Supported by fiscal and monetary policy, as well as a range of government legislative intervention, the global economy is showing signs of recovery.
The study revealed that a combination of US Dollar depreciation, increasing equity prices, improvements in demand on the back of increased market sentiment and risk appetite have lifted crude oil prices significantly since its trough of $34 p/b in February 2009.
Crude oil prices are an overriding concern especially for a resource abundant country like the UAE, accounting for 37.0% of the share of GDP in 2008. It is clear that the onset of the economic slowdown in the UAE as well as with the collapse in crude prices witnessed in the first half of this year, both oil and non-oil GDP growth are expected to fall in 2009 relative to previous prosperous years. That said, given the more optimistic outlook since the summer months, both oil and non-oil growth are forecast to rise next year.
In addition, in the recent past, the relationship between crude oil prices and GDP growth has been relatively strongly correlated. However, with the government’s initiative to diversify the economy away from the hydrocarbons sector, this correlation has weakened somewhat as non-oil GDP takes centre stage.
On the back of the UAE’s decision to maintain production levels around 2.25 million barrels per day, in line with other OPEC members, has led to higher crude oil revenues as crude oil prices have risen progressively since the first quarter of this year.
The rapid deterioration of the world economy has meant that the demand for crude oil had fallen dramatically and the majority of the impact, in terms of government revenue, is expected to be felt in 2009. Some commentators have suggested that both the fall in production levels in 2009 relative to last year, on top of a fall in non-oil export earnings on the back of a fall in demand, will cause the current account balance to dip into a minor deficit this year from a large surplus envisaged in 2008.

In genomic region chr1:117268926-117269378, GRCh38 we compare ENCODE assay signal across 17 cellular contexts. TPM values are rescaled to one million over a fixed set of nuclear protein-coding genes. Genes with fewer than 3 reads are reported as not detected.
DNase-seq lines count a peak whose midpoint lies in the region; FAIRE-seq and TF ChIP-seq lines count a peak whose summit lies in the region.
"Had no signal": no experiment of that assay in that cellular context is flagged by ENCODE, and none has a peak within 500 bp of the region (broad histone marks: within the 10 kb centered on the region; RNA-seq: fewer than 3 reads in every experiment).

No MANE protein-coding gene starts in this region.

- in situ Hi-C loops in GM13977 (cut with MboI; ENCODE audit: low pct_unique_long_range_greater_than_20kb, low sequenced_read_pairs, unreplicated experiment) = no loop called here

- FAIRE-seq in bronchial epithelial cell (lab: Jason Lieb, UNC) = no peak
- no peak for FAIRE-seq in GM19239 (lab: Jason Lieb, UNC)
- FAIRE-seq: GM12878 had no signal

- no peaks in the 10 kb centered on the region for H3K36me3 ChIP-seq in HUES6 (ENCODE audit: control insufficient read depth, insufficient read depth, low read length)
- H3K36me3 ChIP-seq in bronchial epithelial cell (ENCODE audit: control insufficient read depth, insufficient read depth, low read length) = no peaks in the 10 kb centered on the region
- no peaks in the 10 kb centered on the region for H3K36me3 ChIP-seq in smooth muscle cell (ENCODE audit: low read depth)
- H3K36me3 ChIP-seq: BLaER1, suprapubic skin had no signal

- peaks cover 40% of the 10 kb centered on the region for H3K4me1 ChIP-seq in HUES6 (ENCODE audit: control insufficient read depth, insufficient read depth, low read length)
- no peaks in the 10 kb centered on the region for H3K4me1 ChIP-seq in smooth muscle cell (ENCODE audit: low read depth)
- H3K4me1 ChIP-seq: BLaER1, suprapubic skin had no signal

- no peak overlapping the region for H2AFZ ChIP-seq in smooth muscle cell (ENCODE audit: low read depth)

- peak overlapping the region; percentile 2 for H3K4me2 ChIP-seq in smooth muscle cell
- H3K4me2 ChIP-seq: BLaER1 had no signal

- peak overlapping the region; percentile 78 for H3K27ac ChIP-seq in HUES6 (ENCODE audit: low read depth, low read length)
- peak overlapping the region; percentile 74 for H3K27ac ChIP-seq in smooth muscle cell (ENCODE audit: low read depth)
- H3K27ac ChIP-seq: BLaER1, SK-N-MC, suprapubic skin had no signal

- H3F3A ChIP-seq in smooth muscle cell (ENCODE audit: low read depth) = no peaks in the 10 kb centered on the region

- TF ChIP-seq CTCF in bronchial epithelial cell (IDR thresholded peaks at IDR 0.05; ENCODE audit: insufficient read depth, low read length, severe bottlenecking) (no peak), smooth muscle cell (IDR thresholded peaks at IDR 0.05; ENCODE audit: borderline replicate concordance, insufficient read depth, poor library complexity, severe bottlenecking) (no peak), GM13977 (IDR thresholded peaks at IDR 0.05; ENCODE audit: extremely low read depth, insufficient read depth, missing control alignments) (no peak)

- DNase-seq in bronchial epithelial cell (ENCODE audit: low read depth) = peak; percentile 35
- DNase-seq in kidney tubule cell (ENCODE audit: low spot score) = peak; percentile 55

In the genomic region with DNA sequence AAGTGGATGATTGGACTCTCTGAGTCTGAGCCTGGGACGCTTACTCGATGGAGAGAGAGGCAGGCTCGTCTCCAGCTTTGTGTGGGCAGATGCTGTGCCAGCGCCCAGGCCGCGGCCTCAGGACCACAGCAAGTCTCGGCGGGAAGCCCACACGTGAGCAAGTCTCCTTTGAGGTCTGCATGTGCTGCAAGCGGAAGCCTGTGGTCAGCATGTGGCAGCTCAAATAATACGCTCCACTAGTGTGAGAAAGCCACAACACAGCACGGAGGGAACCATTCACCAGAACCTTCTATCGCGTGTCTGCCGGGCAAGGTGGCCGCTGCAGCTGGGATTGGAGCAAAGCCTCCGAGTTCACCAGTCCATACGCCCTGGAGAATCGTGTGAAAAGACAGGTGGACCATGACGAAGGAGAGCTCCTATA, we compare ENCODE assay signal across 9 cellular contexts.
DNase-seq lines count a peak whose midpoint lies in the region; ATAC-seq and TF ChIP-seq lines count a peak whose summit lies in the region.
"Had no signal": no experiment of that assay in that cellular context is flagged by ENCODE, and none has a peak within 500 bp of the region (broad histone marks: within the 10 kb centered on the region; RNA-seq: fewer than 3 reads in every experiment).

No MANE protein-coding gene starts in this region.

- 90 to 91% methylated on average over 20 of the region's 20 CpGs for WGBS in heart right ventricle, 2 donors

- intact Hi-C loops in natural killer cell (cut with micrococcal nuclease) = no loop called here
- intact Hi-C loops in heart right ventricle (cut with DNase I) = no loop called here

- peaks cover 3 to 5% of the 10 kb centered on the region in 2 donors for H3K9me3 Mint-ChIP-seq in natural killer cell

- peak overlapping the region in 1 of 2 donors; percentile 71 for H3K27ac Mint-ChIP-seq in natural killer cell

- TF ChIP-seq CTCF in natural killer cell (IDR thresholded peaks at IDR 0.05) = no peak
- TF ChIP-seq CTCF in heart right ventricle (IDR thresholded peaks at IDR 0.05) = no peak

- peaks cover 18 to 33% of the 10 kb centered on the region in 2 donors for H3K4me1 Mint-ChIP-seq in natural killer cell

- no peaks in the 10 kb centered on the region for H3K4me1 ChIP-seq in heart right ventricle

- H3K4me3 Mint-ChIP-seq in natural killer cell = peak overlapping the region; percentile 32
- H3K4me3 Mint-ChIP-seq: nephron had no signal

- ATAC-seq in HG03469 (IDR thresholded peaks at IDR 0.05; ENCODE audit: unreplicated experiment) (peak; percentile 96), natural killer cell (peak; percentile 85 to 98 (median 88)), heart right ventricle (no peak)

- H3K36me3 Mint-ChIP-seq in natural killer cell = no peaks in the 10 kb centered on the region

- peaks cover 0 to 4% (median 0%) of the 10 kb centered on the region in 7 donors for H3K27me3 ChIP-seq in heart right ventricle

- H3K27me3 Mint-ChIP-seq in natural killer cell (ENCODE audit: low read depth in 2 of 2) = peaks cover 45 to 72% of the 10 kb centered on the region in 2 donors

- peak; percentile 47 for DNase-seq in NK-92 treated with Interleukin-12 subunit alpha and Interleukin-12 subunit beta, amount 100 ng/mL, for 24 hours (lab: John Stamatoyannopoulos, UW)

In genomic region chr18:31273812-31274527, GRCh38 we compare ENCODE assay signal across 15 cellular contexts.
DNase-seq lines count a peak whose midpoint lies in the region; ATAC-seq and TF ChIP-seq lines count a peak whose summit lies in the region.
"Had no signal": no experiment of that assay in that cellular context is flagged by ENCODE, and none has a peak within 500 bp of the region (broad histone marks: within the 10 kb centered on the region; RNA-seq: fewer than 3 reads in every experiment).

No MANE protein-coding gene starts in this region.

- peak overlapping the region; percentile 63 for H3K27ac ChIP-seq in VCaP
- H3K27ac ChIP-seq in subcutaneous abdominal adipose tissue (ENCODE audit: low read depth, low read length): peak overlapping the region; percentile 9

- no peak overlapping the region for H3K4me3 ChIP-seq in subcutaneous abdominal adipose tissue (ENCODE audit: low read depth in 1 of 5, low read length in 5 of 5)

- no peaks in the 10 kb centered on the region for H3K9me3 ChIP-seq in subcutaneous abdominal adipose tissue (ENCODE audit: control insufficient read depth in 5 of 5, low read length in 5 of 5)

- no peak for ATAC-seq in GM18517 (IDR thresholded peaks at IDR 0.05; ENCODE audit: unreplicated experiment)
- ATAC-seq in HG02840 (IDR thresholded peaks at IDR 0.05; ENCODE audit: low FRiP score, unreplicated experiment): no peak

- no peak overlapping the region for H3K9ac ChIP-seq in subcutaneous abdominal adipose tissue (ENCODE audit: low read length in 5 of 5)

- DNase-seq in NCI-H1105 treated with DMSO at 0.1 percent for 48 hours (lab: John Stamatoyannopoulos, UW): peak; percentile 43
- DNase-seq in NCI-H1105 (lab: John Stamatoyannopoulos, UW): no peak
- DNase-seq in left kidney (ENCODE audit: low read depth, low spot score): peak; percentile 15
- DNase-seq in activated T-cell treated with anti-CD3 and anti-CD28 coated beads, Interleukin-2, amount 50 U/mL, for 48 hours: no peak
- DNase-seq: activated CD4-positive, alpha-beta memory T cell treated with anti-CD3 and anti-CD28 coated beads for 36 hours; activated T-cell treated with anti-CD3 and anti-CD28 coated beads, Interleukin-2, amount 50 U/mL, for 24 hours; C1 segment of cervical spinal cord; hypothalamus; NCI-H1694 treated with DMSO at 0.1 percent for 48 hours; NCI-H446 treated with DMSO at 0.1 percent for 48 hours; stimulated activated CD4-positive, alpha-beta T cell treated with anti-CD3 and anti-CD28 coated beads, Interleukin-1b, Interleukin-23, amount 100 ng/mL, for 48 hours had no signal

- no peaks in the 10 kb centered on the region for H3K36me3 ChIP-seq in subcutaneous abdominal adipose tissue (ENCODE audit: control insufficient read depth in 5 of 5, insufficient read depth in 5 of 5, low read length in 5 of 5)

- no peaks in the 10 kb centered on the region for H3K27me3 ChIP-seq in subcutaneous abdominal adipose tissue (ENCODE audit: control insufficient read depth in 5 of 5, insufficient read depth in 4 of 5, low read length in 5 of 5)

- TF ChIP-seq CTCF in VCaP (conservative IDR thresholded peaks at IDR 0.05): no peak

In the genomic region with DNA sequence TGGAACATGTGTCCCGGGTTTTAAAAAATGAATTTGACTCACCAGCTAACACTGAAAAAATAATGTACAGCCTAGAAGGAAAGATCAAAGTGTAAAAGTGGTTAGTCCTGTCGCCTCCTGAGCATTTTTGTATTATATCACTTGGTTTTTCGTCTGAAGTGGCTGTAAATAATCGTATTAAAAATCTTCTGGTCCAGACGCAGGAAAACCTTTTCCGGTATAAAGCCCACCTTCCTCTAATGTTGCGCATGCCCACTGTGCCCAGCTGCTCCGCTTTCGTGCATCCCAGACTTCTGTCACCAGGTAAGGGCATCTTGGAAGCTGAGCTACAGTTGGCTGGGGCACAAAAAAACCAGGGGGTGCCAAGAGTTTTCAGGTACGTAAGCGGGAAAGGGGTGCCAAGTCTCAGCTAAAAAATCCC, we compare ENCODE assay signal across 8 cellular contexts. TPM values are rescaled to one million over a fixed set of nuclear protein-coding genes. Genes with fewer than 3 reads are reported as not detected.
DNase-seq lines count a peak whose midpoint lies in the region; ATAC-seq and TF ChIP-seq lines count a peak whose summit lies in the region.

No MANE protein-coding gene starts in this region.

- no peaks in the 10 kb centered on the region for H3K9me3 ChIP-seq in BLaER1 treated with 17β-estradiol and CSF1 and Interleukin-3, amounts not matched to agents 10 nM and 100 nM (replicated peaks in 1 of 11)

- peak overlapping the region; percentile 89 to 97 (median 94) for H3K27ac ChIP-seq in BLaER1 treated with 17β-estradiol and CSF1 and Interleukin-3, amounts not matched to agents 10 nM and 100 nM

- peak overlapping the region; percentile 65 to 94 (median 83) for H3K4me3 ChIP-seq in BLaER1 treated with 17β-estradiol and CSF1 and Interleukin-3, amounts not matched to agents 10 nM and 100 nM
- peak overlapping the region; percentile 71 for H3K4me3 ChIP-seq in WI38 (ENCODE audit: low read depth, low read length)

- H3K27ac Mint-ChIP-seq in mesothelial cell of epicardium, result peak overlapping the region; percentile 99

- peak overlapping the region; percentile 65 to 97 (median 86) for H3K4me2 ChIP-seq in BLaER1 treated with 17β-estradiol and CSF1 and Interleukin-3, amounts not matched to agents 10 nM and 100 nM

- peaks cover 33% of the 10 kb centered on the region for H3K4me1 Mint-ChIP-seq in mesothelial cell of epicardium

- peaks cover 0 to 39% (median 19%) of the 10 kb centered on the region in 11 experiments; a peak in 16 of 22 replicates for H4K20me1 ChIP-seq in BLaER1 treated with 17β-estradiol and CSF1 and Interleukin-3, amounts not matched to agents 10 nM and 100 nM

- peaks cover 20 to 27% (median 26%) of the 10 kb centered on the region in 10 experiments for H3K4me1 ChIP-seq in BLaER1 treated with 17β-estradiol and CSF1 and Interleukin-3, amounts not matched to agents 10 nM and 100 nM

Having said that, however, the recent improvement in the global economic outlook in the second half of this year has meant that the demand for crude oil has risen noticeably (particularly in emerging countries such as China and India) and is expected to remain high in 2010.
From this, it is expected that government revenues will register strong growth next year on the back of higher oil revenues and this in-turn will be pumped back into the economy through a range of government fiscal measures. Hence, the overall current account balance is expected to record a surplus as the high demand for crude oil drives prices upwards and as a result the UAE is likely to register a strong bounce back in its economic growth level.
HE Eng Hamad Buamim, Director General, Dubai Chamber, maintained that the UAE economy is one of the first in the world to recover from the global financial crisis and with the promising prospects for 2010, especially in light of the expectations of the oil prices rising to $80p/b, indicates that the Government’s handling of the economic situation has strengthened investor confidence and provided the much-needed boost to the overall economy.
Most of the observers expect a rise in world demand for crude oil next year and hence prices. If this turns to be correct forecast, then the UAE government will continue to remain in a financially strong position going forward. This will aid public investment budgets, particularly in infrastructural projects in 2010. This will come on the top of the easing in accessing financing and increased market sentiment which will clearly put the country back onto the road of economic recovery.
Overall, with crude oil prices now expected to average $60.6 p/b in 2009 and rise further to an average price of $80.1p/b in 2010, the consolidated fiscal accounts for the UAE is projected to remain broadly in balance and as a result, the UAE hydrocarbon receipts should grow steadily in the short-term. A combination of high public expenditure in the past (made possible by high oil revenues) along with the resurgence in oil prices since the first quarter of this year will ally with strong fundamentals and sound fiscal policies to speed up the recovery in the UAE next year.
Wednesday, December 30- 2009 @ 14:12 UAE local time (GMT+4) Replication or redistribution in whole or in part is expressly prohibited without the prior written consent of Mediaquest FZ LLC.